Indexed In
  • Open J Gate
  • Genamics JournalSeek
  • Academic Keys
  • JournalTOCs
  • CiteFactor
  • Ulrich's Periodicals Directory
  • Access to Global Online Research in Agriculture (AGORA)
  • Electronic Journals Library
  • Centre for Agriculture and Biosciences International (CABI)
  • RefSeek
  • Directory of Research Journal Indexing (DRJI)
  • Hamdard University
  • EBSCO A-Z
  • OCLC- WorldCat
  • Scholarsteer
  • SWB online catalog
  • Virtual Library of Biology (vifabio)
  • Publons
  • Geneva Foundation for Medical Education and Research
  • Euro Pub
  • Google Scholar
Share This Page
Journal Flyer
Flyer image

Research Article - (2018) Volume 9, Issue 2

Non-Dependency of In Vitro Fungicidal Efficiency of Copper Nanoparticles against Fusarium oxysporum upon Particle Size

Elwy A Mohamed*
Agricultural Research Center, Giza, Egypt
*Corresponding Author: Elwy A Mohamed, Agricultural Research Center, Giza 12619, Egypt, Tel: +202-01028197494 Email:

Abstract

Although many papers have consented that the smaller the size of nanoparticles, the higher their efficiency, this paper sheds light on one potential exception of this rule. The paper shows that the in vitro antifungal efficiency of copper nanoparticles against the fusarium wilt pathogen, Fusarium oxysporum, isolated from the infected date palm, Phoenix dactylifera L., is not size-dependent; instead, as it was found that larger copper nanoparticles have better in vitro antifungal efficiency against the fungal pathogen than smaller ones. Copper nanoparticles were synthesized via chemical reduction method at two different pH values, 6.5 and 10.5. Dynamic light scattering was used to measure their particle sizes, which were 345.1 nm and 278.1 nm, respectively. Transmission Electron Microscopy was used to figure out the shapes of nanoparticles, which were polygonal and spherical, respectively. Poison food essay was used to test their in vitro inhibition efficiencies against the fusarium wilt pathogen, F. oxysporum, isolated from the infected date palm, Phoenix dactylifera L., which were 46% and 19%, respectively; at the same concentration. Ultimately, the paper has proposed and discussed a potential reason beyond these unexpected findings, which relies upon the larger surface area to volume ratio of the polygonal copper nanoparticles compared to the spherical copper nanoparticles. The paper concluded that, despite their larger size, polygonal copper nanoparticles have better in vitro antifungal efficiency than spherical copper nanoparticles against F. oxysporum isolated from the infected date palm, Phoenix dactylifera L. at the same concentration.

Keywords: Antifungal efficiency; Fusarium oxysporum; Polygonal copper nanoparticles; Spherical copper nanoparticles

Introduction

A significant portion of the crop production can be lost due to phytopathogenic infections, including but not limited to fungal, bacterial, viral and nematodal infections, in addition to the insect pests, this portion accounts for 14.1% of the total losses affect crops from various sources of infections [1]. On the other hand, many phytopathogens have developed resistance against a lot of traditional chemicals used to control such phytopathogens [2-14], which in turn spur farmers to use larger quantities of such chemicals to in order to control the more resistive pests, which result in dangerous health consequences and more pollution hazards on the environment. So, it is hoped that new technologies, such as nanotechnology, may provide more efficient, cost-effective, and eco-friendly nanocides for controlling such pathogens.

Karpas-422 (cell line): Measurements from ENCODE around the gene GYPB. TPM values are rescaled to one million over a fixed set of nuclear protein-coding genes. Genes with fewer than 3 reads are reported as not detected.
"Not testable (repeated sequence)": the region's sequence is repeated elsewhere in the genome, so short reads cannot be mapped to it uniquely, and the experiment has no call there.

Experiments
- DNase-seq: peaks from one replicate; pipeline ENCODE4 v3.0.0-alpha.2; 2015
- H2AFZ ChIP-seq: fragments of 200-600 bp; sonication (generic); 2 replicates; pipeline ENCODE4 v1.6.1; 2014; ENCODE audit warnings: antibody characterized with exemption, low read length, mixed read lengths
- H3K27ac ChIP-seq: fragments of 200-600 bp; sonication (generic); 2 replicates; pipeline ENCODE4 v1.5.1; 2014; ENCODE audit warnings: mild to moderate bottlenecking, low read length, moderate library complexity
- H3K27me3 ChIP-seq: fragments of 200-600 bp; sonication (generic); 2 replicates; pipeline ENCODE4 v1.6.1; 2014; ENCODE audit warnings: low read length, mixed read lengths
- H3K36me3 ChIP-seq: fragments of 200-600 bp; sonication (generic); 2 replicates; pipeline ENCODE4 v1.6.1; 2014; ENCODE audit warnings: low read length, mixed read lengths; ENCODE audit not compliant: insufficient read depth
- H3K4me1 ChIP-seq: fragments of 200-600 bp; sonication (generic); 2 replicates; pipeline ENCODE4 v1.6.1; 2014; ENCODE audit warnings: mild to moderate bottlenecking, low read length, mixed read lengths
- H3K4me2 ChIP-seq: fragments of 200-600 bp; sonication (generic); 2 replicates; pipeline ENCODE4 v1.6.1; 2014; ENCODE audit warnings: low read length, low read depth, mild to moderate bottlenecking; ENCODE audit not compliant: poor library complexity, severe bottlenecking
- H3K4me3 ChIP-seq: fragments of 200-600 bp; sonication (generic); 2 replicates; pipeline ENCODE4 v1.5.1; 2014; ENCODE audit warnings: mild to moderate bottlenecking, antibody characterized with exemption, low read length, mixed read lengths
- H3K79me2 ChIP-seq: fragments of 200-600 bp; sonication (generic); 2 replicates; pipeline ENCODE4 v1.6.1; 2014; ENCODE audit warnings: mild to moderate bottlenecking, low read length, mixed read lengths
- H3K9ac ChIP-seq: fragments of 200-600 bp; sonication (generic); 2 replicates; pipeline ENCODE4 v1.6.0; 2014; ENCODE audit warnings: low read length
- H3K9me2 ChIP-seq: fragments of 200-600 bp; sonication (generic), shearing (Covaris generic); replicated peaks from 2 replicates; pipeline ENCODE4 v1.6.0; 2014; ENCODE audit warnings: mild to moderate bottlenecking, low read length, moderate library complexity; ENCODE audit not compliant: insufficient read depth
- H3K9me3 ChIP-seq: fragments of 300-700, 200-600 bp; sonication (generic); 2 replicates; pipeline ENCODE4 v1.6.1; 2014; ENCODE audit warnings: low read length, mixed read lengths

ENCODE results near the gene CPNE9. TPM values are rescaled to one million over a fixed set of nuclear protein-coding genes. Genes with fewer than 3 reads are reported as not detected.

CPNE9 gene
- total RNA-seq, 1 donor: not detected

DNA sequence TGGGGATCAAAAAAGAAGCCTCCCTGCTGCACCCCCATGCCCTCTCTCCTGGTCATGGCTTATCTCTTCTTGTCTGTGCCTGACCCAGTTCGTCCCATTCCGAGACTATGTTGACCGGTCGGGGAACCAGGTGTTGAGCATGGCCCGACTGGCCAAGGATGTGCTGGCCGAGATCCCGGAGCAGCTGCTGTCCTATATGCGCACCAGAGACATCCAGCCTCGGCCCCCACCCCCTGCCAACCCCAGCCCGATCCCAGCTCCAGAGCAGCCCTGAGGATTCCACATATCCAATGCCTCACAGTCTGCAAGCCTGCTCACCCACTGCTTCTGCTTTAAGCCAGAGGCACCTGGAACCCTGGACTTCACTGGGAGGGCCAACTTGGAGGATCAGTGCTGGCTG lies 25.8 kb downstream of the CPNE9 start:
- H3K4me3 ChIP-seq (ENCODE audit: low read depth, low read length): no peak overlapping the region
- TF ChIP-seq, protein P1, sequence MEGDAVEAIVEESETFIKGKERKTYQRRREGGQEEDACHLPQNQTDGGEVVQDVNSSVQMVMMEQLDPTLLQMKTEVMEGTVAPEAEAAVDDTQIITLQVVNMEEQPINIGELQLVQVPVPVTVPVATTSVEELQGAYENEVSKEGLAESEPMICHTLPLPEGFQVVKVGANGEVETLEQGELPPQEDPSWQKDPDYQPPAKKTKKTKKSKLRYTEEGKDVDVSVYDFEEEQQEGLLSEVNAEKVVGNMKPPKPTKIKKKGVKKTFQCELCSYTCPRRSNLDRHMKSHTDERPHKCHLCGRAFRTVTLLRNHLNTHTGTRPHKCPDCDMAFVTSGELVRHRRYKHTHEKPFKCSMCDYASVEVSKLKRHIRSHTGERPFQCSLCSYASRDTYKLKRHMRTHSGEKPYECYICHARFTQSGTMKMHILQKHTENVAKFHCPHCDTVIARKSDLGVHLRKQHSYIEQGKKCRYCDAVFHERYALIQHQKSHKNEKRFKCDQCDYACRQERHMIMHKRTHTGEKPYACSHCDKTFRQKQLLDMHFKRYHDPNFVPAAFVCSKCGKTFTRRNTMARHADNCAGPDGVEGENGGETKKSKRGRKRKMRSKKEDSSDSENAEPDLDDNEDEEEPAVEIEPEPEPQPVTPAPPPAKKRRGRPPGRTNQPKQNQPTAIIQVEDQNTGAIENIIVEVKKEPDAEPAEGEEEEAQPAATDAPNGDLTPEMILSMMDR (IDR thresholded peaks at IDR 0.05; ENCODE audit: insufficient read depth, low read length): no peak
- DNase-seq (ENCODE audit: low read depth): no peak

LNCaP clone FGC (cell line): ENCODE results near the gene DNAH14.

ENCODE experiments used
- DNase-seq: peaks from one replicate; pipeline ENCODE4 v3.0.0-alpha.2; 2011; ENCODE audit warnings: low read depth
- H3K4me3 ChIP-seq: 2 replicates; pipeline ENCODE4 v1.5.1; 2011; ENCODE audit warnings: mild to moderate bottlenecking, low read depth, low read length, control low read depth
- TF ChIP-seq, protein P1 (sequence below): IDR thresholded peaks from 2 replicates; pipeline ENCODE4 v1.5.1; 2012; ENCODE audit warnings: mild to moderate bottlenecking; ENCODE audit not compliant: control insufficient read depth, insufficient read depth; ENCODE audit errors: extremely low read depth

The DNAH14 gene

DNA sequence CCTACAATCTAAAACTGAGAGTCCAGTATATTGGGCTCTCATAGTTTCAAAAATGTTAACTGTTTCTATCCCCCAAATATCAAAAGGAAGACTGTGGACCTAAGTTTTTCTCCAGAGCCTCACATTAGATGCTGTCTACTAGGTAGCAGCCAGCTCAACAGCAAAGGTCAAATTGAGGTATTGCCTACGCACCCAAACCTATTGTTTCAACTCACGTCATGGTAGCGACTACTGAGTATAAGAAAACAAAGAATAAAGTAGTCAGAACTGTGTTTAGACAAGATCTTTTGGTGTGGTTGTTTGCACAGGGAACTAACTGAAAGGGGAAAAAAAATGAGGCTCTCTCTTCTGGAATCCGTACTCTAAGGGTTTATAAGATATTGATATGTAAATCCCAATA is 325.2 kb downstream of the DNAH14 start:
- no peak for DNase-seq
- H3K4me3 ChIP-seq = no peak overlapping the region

Nanotechnology is considered one of the most promising technologies that may revolutionize the agricultural sector via it`s versatile potential applications regarding many agricultural challenges such as climate changes, fertilization efficiency, sustainable agriculture, and food demands [15]. In the agricultural field, nanotechnology has a broad range of applications, including but not limited to growth promotion and nutrition supplement using nanofertilizers [16], plant protection against phytopathogens and treatment of plant diseases using nanocides [17].

Among different types of nanoparticles, metal nanoparticles have attracted much attention due to their unique catalytic, optic, electronic and magnetic properties compared to their bulk counterparts [18,19]. In this regard, copper nanoparticles, as one of the transition metals, has a very promising application in many different fields such as catalytic degrading of organic dyes, including rose Bengal and methylene blue [20], as a conductive ink [21] and in the antimicrobial applications [22-27]. Particularly, it was shown that the antifungal efficacy of copper nanoparticles was stronger than many other metal nanoparticles including Al, Fe, Mn, Ni and Zn, [28].

Many crops are subjected to infection with different diseases caused by many soil-borne pathogenic fungi which may cause considerable losses in the productivity of the infected plant. Investigations showed that among these pathogens the fungal pathogen F. oxysporum, which cause fusarium wilt disease, is considered one of the most common and most virulent one, as it has a wide range of hosts, including but not limited to sugarcane, legumes, tomato, potato, pepper, bananas, oil palm and many other species; and may lastly cause death of the infected plant [29,30].

In this regard, the fusarium wilt infection begins, under suitable environmental conditions, by the germinating spores or by the fungal mycelia, which penetrate the plant’s lateral roots. After penetration, the mycelium continues spreading through the vascular vessels of the infected plant and producing its microconidia. The microconidia flow upward into the sap stream and germinate where the flow of the sap stops. Finally, the spores and the mycelia plug the vascular vessels of the infected plant, which in turn hinders the plant from up-taking and translocating nutrients, which results eventually in wilting the leaves, and death of the whole plant [31,32].

This paper shed light on an approach to enhance the antifungal efficiency of copper nanoparticles against the fusarium wilt pathogen, F. oxysporum, as one of the agricultural applications of metal nanoparticles.